The first elk transported to Kentucky came from Elk Island, Alberta, Canada in the 90’s.

Those first Rocky Mountain Elk were released at Land Between the Lakes and their descendants can be viewed there via an auto tour.

Lessons learned in that transfer established a protocol for transfers to the south eastern part of Kentucky in subsequent years. The one hundred original animals consisted of 40 bulls and 60 cows. They seem to have grown larger than their brethren in the western states due lack of stress.

An 80% pregnancy rate has proven fruitful for the herd in general. Low mortality comes in the form of Brain worm (7-8 percent), poaching (1-2 percent), and an additional 10 percent from unknown causes. Kentucky is free of Chronic Wasting Disease (CWD.)

Kentucky now boasts the largest herd of elk east of the Rocky Mountains. Estimates are that the herd is at 10,000 animals. This figure makes it larger than all of the other herds combined. This conservation success draws thousands of hunters and viewers to eastern Kentucky. More information is available at

The counties where the elk live, once coal mining country, were once decimated by the decline in coal mining. The restoration of the elk herd has had an estimated $3 million economic impact. Much of it comes from tourist activity and hunter activity. It has the appearance of scenery usually found only in Montana.

Mine reclamation has resulted in mountain top grasslands with forested slopes and little commercial agricultural activity in the 16 counties affected. The coal companies worked with the Rocky Mountain Elk Foundation and Kentucky Fish and Wildlife from the start to improve the habitat to provide elk viewing and hunting opportunities.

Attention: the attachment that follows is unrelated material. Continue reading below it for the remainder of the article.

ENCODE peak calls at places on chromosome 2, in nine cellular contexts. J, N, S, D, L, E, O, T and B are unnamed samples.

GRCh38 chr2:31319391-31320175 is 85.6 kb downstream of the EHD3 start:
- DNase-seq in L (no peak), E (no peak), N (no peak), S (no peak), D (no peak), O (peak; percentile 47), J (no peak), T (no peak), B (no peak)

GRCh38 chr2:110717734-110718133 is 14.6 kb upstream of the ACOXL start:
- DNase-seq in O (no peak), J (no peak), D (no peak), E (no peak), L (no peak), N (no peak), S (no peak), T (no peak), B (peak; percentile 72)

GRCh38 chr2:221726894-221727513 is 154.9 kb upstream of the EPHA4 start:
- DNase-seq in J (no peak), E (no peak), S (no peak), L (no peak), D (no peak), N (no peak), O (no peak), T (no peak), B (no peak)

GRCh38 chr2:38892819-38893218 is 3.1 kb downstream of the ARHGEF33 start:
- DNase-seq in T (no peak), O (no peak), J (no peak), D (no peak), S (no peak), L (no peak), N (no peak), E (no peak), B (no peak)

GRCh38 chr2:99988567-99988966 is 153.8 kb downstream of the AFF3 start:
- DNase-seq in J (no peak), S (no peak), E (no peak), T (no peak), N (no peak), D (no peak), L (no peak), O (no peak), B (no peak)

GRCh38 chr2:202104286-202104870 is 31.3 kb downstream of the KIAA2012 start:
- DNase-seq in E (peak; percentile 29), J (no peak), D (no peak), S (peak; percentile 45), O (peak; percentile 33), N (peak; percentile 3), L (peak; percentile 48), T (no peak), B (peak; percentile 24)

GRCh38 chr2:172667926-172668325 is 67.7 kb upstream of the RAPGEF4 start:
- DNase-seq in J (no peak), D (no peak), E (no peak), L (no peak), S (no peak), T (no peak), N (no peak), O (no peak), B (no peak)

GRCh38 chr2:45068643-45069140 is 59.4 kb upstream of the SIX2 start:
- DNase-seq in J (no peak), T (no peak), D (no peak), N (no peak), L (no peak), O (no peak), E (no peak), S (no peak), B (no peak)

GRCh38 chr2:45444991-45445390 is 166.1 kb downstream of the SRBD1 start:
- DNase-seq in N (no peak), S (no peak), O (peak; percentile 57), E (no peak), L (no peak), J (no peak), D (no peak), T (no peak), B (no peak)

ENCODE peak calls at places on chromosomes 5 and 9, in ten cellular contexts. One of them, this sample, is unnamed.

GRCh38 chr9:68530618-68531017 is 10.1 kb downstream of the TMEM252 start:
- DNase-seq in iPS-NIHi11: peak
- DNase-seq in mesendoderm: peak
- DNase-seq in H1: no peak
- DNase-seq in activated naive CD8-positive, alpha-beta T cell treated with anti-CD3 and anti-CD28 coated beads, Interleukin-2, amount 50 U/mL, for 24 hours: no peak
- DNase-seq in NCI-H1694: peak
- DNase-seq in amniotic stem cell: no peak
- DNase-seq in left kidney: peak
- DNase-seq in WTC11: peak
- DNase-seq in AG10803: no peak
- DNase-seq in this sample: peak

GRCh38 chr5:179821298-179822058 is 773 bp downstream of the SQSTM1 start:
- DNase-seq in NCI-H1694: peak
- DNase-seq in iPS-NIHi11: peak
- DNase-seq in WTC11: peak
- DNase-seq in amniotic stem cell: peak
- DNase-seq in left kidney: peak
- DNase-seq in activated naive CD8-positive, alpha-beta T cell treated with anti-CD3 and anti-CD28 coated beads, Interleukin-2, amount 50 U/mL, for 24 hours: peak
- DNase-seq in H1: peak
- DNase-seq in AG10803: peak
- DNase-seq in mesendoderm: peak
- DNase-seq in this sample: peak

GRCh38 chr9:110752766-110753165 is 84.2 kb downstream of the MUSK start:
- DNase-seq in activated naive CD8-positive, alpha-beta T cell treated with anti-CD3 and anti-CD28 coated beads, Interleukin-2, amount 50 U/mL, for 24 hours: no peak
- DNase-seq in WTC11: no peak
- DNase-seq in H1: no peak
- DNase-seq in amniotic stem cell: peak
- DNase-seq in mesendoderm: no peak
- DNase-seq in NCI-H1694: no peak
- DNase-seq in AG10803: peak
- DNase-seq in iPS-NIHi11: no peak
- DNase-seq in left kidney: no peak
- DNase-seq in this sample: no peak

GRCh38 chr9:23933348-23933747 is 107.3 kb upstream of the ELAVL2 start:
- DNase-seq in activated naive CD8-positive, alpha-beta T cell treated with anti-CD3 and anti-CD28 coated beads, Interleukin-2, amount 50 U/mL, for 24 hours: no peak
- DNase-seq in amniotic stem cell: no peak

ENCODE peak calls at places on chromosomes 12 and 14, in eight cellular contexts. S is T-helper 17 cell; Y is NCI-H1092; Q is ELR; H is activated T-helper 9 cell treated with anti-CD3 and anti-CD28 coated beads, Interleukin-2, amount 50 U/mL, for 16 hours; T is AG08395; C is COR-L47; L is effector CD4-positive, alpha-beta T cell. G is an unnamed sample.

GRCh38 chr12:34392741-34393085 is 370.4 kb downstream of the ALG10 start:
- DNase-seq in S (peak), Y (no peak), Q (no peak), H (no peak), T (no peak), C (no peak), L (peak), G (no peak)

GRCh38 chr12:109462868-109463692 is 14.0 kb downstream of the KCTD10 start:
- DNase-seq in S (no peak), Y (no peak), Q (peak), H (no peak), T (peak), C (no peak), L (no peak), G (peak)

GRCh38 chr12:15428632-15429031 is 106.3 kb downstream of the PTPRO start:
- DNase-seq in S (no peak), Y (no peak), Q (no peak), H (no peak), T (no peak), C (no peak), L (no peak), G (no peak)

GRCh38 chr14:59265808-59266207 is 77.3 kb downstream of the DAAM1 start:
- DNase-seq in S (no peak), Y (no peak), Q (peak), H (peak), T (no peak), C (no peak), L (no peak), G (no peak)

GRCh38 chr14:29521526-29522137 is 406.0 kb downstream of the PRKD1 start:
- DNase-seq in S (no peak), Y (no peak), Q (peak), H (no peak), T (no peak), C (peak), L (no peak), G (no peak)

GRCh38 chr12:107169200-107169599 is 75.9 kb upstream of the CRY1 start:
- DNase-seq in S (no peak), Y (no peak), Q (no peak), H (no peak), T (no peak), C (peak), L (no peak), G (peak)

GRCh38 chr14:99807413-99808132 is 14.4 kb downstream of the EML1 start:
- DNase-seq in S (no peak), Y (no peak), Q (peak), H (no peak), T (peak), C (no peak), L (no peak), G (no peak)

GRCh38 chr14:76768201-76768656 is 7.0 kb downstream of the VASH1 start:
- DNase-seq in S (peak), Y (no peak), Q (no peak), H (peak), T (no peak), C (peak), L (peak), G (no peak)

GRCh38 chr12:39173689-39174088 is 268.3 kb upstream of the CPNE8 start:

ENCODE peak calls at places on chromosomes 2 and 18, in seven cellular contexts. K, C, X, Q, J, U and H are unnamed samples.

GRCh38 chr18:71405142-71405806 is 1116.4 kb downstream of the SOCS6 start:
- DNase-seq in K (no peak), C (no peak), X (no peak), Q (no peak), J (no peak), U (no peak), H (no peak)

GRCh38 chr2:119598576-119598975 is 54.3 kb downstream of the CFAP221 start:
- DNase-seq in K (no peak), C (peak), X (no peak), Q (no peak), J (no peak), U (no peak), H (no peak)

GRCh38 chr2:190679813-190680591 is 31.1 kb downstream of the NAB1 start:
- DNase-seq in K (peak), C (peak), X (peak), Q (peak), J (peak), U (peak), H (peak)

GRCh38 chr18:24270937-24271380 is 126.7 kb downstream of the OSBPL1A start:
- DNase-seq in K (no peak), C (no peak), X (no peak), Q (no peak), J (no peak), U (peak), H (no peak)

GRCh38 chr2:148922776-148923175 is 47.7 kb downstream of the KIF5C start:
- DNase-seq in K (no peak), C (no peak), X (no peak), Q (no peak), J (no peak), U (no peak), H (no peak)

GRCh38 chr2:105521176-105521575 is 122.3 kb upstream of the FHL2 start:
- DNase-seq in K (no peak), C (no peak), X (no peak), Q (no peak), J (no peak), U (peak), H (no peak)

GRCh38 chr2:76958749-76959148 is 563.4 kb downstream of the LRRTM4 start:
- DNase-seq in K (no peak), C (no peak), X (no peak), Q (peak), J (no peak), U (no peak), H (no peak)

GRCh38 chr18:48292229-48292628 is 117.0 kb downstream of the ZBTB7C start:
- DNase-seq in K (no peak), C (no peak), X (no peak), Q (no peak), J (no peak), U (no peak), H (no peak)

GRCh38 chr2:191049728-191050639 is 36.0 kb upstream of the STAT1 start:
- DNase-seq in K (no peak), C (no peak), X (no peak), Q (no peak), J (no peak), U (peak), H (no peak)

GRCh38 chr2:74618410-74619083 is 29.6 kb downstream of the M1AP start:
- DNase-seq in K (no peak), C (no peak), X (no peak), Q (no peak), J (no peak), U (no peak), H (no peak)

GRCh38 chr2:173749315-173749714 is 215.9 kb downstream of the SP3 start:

The work has resulted in benefit to the counties turkeys, white-tailed deer, waterfowl and migrating song birds.

The Commonwealth of Kentucky issues 1,000-elk tags each year. There are over 70,000 applications for the tags. Hunters can apply for 4 types of tags in 2015 which is the 15th anniversary of the hunt. Some of the tags go to conservation organizations and charities to raise funds for conservation activities. They are sold by raffle or auction to the public.


Early Whitetail

Early season bowhunting requires tactics needed are different from those in the late fall and early winter. Daytime temperatures are much higher and the deer move less.

Warmer daytime temperatures lead to more sluggish deer activity. They might even become fully nocturnal to escape the heat. This makes for a challenge.

In Illinois, the archery season opens the first of October and hunters often migrate to southern Illinois taking advantage of the vast areas of public hunting. Many state public hunting areas, the Shawnee National Forest, and Crab Orchard National Wildlife Refuge provide Bowhunters with less crowded hunting opportunities.